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United States v. Weiss

United States Court of Appeals, Fourth Circuit

June 6, 2014

UNITED STATES OF AMERICA, Plaintiff - Appellee,
ARTHUR SANFORD WEISS, Defendant - Appellant

Argued March 20, 2014.

Page 208

Appeal from the United States District Court for the Middle District of North Carolina, at Greensboro. (1:12-cr-00249-TDS-1). Thomas D. Schroeder, District Judge.


Charles LeRoy White, II, Greensboro, North Carolina, for Appellant.

Todd Alan Ellinwood, UNITED STATES DEPARTMENT OF JUSTICE, Washington, D.C., for Appellee.


Ripley Rand, United States Attorney, Clifton T. Barrett, Assistant United States Attorney, OFFICE OF THE UNITED STATES ATTORNEY, Greensboro, North Carolina, for Appellee.

Before NIEMEYER and DIAZ, Circuit Judges, and HAMILTON, Senior Circuit Judge.


Page 209

HAMILTON, Senior Circuit Judge:

On appeal, Arthur Weiss (Weiss) challenges his 185-month sentence, following his plea of guilty to one count of wire fraud, 18 U.S.C. § 1343, one count of money laundering, id. § 1957, one count of making a false statement on a loan application to a financial institution, the accounts of which are insured by the Federal Deposit Insurance Corporation (FDIC), id. § 1014, and one count of corrupt interference with the internal revenue laws of the United States, 26 U.S.C. § 7212(a). We affirm.


The following facts either underlie the counts to which Weiss pled guilty or constitute relevant conduct for sentencing purposes.

From sometime in 2003 until mid-2012, Arthur Weiss (Weiss) owned and operated several professional employer organizations in North Carolina. A professional employer organization (PEO) provides human resource functions, including payroll processing, for companies through employee leasing agreements. Under North Carolina law, PEOs are required to be licensed and regulated by the North Carolina Department of Insurance. North Carolina Professional Employer Organization Act, N.C. Gen. Stat. § § 58-89A-1 to 180.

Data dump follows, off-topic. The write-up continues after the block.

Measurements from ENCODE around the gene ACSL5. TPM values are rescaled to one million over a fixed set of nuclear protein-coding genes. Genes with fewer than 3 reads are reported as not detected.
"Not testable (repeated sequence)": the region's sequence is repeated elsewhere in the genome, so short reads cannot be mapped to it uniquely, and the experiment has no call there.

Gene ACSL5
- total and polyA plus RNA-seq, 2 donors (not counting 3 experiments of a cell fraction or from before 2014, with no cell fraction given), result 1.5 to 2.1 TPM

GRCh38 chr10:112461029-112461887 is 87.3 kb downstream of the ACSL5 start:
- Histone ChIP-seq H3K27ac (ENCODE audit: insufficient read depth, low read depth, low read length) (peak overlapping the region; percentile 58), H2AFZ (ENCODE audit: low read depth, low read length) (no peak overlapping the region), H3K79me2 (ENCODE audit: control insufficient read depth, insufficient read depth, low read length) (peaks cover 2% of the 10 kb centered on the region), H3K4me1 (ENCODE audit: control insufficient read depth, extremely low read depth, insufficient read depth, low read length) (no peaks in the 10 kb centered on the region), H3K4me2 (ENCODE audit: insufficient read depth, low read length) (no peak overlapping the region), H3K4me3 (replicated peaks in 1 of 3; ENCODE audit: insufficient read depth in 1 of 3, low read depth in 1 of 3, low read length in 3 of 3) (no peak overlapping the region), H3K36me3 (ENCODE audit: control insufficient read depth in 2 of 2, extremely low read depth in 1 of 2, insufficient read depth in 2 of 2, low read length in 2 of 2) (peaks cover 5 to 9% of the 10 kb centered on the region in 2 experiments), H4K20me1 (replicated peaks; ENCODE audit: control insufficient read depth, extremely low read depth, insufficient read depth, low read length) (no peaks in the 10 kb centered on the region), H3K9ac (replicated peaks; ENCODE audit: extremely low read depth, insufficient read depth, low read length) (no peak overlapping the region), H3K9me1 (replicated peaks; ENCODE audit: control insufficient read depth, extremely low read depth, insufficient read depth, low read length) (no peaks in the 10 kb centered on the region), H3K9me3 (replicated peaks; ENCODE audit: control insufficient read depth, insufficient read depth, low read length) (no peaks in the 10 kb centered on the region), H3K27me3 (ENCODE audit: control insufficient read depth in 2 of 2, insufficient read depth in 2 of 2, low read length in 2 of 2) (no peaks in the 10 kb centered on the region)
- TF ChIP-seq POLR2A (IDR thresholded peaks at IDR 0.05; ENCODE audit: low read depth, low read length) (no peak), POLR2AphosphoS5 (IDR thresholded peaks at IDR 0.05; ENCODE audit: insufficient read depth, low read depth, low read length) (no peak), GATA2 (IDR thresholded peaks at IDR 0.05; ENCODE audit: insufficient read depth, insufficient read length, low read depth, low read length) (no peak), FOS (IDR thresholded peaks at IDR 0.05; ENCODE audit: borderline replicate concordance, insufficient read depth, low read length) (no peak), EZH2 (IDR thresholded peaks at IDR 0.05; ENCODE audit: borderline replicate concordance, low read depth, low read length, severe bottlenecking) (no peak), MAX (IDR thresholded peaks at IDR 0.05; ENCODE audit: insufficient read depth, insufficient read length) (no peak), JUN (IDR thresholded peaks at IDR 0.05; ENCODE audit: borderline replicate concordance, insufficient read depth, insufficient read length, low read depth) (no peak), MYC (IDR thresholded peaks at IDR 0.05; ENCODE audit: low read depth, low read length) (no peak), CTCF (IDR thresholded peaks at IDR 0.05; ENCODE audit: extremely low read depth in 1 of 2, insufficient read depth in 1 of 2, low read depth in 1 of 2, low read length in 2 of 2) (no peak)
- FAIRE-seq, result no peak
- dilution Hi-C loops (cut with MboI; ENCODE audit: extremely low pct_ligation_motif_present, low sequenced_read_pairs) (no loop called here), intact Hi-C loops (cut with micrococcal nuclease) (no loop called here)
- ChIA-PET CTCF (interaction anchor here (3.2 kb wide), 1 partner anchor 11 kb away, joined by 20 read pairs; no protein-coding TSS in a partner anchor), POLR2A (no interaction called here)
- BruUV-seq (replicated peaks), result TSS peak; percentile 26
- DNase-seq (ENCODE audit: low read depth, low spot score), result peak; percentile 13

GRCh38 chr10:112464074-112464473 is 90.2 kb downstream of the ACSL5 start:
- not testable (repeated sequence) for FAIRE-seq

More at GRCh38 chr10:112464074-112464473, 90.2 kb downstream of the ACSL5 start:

During this time frame, Weiss falsely held himself out as a Certified Public Accountant by using the initials " CPA" on his letterhead, on his business cards, and in his email address ( The record also contains evidence that Weiss provided a brochure to a potential client, whom he later acquired as an actual client, outlining the services offered by his PEO named Employee Alternatives, LLC (EA), including payroll processing, tax services,

Page 210

and securing workers' compensation insurance. The EA brochure stated that " [w]e deposit your payroll taxes, file payroll tax returns and assume full responsibility for the accuracy and timeliness of those processes." (J.A. 244) (internal quotation marks omitted). Other EA services included preparation and filing of Internal Revenue Service (IRS) Form 941 (Employer's Quarterly Federal Income Tax Return) and making deposits for federal unemployment insurance. In the EA brochure, Weiss listed himself as a CTA, which can stand for either " 'Certified Tax Accountant'" or " 'Chartered Tax Advisor," and listed himself as an ATA, which stands for " 'Accredited Tax Advisor.'" Id.

Through his various PEO entities, at least twenty-two companies hired Weiss. Weiss collected funds from client companies to pay the wages of the companies' respective leased employees along with a fee for the payroll services. Weiss then deposited such funds into bank accounts he controlled. Weiss then instructed third-party payroll companies to actually calculate the applicable state and federal income tax withholdings. The third-party payroll companies either paid the employees their net income directly or advised Weiss of the net amounts due; thereafter Weiss would disburse the net paycheck funds to the employees. On many occasions, Weiss failed to pay the state and federal withholdings deposited with his PEO entities to the IRS and relevant state revenue agencies, converting such funds to his own use.

Weiss also collected funds from his client companies to secure workers' compensation insurance for their leased employees, but failed to secure the level of coverage for which he collected premiums. He converted the excess premium payments to his own use.

Weiss stipulated for sentencing purposes that the losses attributable to him totaled $4,132,044.16 in unpaid federal employment taxes, $260,839.00 in unpaid state employment taxes, and $559,663.02 in unpaid workers' compensation insurance premiums.

Another Weiss scam involved a bank insured by the FDIC. Over time, Weiss established a close banking relationship with Branch Bank and Trust (BB& T). From 2002 until 2008, Weiss submitted false federal income tax returns to BB& T reflecting higher income figures for himself than he had actually reported to the IRS. In reliance upon these misrepresentations, between 2004 and 2008, BB& T approved four loans to Weiss, totaling $2,266,500.00, for the purchase of a lot and construction of a home in ...

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